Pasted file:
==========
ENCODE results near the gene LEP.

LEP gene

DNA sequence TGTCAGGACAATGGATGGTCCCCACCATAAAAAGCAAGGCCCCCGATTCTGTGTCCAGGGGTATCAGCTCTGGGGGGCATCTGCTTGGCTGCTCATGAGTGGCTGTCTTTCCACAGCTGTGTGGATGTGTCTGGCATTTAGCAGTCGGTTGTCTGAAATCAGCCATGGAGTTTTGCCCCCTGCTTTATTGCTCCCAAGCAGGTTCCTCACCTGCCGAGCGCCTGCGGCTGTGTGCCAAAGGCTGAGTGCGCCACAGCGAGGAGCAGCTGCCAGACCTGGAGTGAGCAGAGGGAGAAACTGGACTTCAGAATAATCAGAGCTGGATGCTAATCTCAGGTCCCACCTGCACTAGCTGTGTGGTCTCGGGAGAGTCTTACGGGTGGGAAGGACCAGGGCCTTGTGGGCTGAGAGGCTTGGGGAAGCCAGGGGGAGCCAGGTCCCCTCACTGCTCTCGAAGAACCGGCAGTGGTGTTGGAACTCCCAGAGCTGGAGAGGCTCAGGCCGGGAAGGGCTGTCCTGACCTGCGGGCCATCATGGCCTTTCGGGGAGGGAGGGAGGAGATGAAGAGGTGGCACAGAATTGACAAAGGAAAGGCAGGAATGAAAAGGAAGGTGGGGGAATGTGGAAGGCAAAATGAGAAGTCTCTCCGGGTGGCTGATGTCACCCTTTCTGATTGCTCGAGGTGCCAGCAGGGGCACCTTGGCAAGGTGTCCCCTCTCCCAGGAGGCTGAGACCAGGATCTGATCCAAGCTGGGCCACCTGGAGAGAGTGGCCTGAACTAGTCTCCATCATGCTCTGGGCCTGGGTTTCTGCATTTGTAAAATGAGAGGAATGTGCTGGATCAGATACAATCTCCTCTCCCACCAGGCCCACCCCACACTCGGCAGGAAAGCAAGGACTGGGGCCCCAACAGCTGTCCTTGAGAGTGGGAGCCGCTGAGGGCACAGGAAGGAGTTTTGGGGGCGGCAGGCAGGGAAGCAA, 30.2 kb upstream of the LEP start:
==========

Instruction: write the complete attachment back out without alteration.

ENCODE results near the gene LEP.

LEP gene

DNA sequence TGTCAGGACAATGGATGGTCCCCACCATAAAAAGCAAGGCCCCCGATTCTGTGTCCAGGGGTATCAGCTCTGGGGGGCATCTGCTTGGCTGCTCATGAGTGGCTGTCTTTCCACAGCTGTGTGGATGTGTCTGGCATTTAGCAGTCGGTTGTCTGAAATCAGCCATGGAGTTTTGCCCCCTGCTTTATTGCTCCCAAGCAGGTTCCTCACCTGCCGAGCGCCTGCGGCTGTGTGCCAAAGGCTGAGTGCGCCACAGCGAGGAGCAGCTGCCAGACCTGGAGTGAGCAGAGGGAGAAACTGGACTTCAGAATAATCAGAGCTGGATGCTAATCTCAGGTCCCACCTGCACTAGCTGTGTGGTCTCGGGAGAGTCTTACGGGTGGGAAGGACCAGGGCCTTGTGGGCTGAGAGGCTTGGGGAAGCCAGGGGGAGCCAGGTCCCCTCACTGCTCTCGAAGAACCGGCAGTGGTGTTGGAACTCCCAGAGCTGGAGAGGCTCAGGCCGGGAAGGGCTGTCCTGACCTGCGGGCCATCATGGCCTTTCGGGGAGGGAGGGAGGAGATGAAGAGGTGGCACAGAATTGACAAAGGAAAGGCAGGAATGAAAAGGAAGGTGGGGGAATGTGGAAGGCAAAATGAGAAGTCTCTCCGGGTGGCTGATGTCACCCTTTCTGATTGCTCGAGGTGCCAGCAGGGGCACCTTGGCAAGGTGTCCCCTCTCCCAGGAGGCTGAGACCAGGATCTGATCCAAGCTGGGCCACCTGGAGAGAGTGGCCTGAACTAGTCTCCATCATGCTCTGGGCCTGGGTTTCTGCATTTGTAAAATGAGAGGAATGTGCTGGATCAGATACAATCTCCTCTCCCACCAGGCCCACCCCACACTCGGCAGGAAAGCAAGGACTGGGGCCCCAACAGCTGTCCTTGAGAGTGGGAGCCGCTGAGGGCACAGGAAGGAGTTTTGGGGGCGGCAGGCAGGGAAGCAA, 30.2 kb upstream of the LEP start: